BG woman puts needles to work knitting knockers

Peg Cranny, of Bowling Green, shows a couple knitted knockers made for women who had mastectomies.


BG Independent News


Peg Cranny has knitted since a child, making afghans, sweaters, caps. But now her focus has shifted to making knockers – that’s right, knitted knockers.

Cranny, of Bowling Green, works with the national Knitted Knockers program that provides prostheses for women who have had mastectomies. She has been donating the knockers to the Maurer Family Cancer Care Center at Wood County Hospital, where they are given to cancer survivors at no cost.

Cranny has not had cancer, but she has friends who have had mastectomies.

“I feel sympathy for the women who have had breast cancer. It must be devastating to lose a breast,” she said. “If I can help in any small way to make them feel better about themselves, then I’m happy.”

One out of eight women will experience breast cancer in their lifetime. There are 50,000 mastectomies done a year in the U.S., and 90 percent of those women will wear breast prostheses at least for a while. Many of the women find the traditional breast prostheses to be hot, heavy and expensive, Cranny said.

That’s where her knitting skills come in.

“They have thousands of women who do this across the U.S.,” she said of the national program.

Cranny learned to knit as a Brownie, “and I’ve knitted ever since,” she said.

“I like to knit and I like to knit fast projects,” Cranny said. She makes knocker sizes from A to DDDD. “I can whip that out in an hour or two,” she said of the smaller A sizes.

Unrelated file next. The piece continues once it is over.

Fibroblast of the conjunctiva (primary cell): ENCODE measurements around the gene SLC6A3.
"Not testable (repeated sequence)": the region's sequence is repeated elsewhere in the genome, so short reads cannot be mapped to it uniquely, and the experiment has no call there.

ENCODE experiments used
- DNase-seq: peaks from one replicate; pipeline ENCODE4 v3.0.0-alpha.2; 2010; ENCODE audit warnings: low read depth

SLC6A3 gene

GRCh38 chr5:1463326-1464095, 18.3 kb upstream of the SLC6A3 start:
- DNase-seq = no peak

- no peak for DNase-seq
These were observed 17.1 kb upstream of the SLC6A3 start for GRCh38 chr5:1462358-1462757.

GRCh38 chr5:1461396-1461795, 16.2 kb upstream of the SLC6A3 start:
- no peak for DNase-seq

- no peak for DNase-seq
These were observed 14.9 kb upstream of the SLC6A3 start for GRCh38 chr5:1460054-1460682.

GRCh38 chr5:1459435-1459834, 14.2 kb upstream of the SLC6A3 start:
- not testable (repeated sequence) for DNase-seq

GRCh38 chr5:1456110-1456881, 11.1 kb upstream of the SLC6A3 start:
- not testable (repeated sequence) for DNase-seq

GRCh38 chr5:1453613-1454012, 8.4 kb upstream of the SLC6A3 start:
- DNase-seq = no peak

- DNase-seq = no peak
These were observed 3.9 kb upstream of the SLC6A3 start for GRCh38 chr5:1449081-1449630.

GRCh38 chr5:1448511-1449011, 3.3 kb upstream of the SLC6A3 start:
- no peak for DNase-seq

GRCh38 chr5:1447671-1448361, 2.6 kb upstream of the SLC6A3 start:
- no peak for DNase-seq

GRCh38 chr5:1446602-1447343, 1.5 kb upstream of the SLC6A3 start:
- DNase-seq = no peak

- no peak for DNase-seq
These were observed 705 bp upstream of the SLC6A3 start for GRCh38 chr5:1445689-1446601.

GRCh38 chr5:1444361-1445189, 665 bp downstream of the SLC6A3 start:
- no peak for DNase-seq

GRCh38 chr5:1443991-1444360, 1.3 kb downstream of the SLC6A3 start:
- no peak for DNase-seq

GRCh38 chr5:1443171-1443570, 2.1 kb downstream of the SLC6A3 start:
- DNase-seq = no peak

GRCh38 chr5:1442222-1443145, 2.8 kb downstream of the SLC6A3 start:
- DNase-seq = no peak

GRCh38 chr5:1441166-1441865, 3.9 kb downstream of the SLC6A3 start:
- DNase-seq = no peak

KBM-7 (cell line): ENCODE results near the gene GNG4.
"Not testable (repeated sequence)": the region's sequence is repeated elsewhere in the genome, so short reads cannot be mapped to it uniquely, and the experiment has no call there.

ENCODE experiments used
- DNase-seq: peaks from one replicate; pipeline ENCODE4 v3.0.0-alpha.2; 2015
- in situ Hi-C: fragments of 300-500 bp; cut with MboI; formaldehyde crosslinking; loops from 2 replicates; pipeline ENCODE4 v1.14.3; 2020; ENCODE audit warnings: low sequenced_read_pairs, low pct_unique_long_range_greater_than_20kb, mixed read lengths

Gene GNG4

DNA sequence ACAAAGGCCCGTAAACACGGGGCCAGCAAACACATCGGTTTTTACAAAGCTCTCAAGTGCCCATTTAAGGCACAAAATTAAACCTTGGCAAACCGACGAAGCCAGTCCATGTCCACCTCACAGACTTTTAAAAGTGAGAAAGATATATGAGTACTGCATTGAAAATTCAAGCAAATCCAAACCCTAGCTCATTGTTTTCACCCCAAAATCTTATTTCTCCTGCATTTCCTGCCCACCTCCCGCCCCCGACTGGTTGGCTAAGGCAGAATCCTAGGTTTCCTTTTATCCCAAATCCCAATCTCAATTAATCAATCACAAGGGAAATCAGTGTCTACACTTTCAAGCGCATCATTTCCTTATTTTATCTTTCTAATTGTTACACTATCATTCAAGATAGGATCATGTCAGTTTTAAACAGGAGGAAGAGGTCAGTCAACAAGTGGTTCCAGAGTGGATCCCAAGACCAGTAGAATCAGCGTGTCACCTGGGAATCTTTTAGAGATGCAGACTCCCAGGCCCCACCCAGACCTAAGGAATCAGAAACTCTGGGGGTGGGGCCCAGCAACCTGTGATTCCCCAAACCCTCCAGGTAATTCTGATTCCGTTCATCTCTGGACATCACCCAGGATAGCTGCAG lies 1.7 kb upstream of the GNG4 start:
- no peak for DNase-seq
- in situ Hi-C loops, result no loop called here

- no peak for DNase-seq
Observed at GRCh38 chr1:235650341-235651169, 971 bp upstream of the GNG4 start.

The national Knitted Knockers program has strict standards on the type of soft, cotton yarn that must be used. “They are very picky about the quality,” she said. Though knitters can spice it up by using all colors of yarn. The knockers each have a small hole in the back, where they are filled with polyfill. Some women add a coin or two to make it more like their realistic breast weight.

The required yarn washes well and doesn’t get stiff or get pilled. Cranny recommends that women with mastectomies pick up two, so they have one to wash and one to wear.

Surgically implanted prostheses can be very expensive, hot and heavy. They typically require special bras or camisoles with pockets and can’t be worn for weeks after surgery. Knitted Knockers on the other hand are soft, comfortable and when placed in a regular bra they take the shape and feel of a real breast, according to the program’s website.

“These are given to patients free of charge,” Cranny said.

But Cranny worries that women don’t realize the knitted knockers are available to them. “A lot of people don’t know about it.”

The knockers are available for free at the Maurer Family Cancer Center to any breast cancer survivor – not just those treated at that location.

The national Knitted Knockers program was started by a woman who had a mastectomy.

“She was very embarrassed about going out in public, and she wanted to go back to work,” Cranny said. So a friend knitted the first knockers.

Cranny started in January, and so far has knitted about 50 knockers.

“I will knit any size or color you want,” she said.

The specific yarn required is expensive and is not available in Bowling Green. So if anyone would like to donate to help with the yarn purchases, Cranny can be reached at 419-352-6076.